Parity RAID can be simply defined as RAID 5 (distributed parity capable of surviving single disk failures), RAID 6 (distributed parity capable of surviving 2 disk failures) and RAID 5EE – a different kind of RAID 5 that contains both parity data and hot spare disk space.

Parity RAID is the great all-rounder of RAID arrays. RAID 5 is generally good for most types of read and writes, and gives quite good streaming write speeds, but it suffers from performance problems when writing small amounts of data (such as database and operating system writes). It is the most economical of RAID arrays in that the equation for capacity is N-1 (you lose one disk’s worth of capacity). For example, 3 drives in a RAID 5 will give 2 drives worth of capacity. 10 drives in a RAID 5 will give 9 drives worth of capacity.

Hot Spare Disks

A hot spare disk is a hard drive that does not contain data, but is simply spare to the system. When a drive fails a hot spare disk will “kick-in” and replace the failed drive, rebuilding all the RAID arrays affected by the disk failure in as short a time as possible.

This is very important. It minimises the time in which the system is at risk of a second drive failure (which in most cases would cause data loss). The system rebuilds automatically putting the RAID arrays back into a safe state, allowing the administrator time to source and replace the failed drive.

So if there is room in the system, and the customer can afford the implementation, then put a hot spare in the box. Especially if the customer site is well-away from an easy supply of hard drives (remote location), it makes a great deal of sense to have the hot spare kick-in and rebuild the array as quickly as possible, giving the system administrator time to source that replacement drive and re-implement a hot spare.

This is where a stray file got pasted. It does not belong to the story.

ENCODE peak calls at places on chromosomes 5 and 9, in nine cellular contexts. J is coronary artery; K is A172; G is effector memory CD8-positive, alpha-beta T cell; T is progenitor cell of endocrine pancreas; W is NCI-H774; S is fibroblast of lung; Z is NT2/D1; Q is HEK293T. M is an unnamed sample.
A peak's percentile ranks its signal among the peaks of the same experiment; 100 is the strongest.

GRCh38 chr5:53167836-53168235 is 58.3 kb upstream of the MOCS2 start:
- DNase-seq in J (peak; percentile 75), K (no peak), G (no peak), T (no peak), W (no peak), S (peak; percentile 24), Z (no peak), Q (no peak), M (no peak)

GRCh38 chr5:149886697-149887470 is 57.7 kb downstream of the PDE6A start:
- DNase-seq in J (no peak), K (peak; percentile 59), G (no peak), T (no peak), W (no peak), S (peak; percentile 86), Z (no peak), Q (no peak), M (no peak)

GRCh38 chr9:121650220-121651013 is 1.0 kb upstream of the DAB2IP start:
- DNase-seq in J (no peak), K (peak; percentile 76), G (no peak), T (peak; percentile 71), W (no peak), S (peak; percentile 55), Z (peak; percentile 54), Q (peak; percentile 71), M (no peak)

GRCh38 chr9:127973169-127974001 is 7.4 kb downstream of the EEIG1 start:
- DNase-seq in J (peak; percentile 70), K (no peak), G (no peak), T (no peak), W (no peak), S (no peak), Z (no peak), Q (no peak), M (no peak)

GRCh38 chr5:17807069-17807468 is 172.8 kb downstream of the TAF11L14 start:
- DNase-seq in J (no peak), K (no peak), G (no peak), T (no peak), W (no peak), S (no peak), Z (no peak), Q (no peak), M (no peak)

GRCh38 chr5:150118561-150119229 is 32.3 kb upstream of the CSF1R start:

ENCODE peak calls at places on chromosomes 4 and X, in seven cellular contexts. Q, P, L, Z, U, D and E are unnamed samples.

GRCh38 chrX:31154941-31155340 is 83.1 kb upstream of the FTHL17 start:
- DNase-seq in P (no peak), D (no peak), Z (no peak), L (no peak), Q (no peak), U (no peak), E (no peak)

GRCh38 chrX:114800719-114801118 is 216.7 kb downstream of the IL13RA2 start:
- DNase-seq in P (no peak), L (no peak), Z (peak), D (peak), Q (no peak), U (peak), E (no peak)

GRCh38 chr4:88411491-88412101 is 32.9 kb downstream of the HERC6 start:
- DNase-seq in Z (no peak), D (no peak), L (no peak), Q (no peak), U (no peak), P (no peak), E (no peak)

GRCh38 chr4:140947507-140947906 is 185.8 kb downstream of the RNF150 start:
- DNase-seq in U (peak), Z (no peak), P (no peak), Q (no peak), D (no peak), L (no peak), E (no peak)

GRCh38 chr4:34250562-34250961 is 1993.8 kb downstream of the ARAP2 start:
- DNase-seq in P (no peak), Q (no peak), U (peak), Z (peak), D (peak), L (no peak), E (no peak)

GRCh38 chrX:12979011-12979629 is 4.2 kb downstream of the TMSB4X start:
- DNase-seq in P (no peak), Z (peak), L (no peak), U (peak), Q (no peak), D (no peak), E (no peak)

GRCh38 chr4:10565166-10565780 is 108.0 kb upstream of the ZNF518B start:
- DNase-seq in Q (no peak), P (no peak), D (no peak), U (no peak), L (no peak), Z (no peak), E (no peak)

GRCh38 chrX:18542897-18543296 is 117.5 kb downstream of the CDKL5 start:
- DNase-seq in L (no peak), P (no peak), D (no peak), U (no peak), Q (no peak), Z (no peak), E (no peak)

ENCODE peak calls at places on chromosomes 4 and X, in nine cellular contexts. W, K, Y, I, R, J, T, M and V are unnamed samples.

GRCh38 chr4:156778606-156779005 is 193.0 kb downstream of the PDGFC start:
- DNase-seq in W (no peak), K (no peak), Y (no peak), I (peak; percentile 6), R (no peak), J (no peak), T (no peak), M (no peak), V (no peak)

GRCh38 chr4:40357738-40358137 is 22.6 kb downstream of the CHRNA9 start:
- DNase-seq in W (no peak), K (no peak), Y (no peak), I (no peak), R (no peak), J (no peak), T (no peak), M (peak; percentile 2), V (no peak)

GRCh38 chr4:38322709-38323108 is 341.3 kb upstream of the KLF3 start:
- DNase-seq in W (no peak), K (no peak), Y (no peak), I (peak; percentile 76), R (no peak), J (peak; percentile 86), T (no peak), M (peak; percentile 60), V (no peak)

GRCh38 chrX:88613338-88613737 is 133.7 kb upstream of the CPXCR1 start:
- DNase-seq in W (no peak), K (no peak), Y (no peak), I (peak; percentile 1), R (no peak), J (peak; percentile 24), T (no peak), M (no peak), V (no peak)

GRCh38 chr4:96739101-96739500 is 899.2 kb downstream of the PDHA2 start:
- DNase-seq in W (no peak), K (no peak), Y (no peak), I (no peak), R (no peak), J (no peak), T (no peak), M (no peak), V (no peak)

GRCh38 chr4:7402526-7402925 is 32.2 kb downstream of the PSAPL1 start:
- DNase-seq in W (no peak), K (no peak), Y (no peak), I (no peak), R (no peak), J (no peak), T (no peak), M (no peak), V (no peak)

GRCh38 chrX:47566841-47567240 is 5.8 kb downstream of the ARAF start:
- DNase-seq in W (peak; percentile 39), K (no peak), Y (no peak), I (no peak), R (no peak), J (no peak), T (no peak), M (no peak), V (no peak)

Different types of hard drives

The two basic types of hard drives available on the market today are SATA and SAS. For the sake of this exercise I’ll ignore SSD because of the price … people who are using SBS are doing so because it’s quite cheap … so it seems a bit silly to put really expensive SSD drives in the box.

SATA drives are cheap, fairly reliable and have a large capacity. They are commonly found in desktop and laptop systems, and are now finding their way into servers because of price and capacity requirements. The thing to note about SATA drives is their inability to do many things at once. They are single-tasking devices with fairly slow response times … in other words they are great for streaming but in database applications they suffer from not being able to react at the speed of their more expensive cousins.

SAS drives on the other hand are smaller, much more expensive and very much faster. SAS drives are excellent for database and operating system work because they do multiple things at once (multi-tasking) and have very fast response times. In other words they react very quickly to the small reads and write requests from databases.

Different types of drive controllers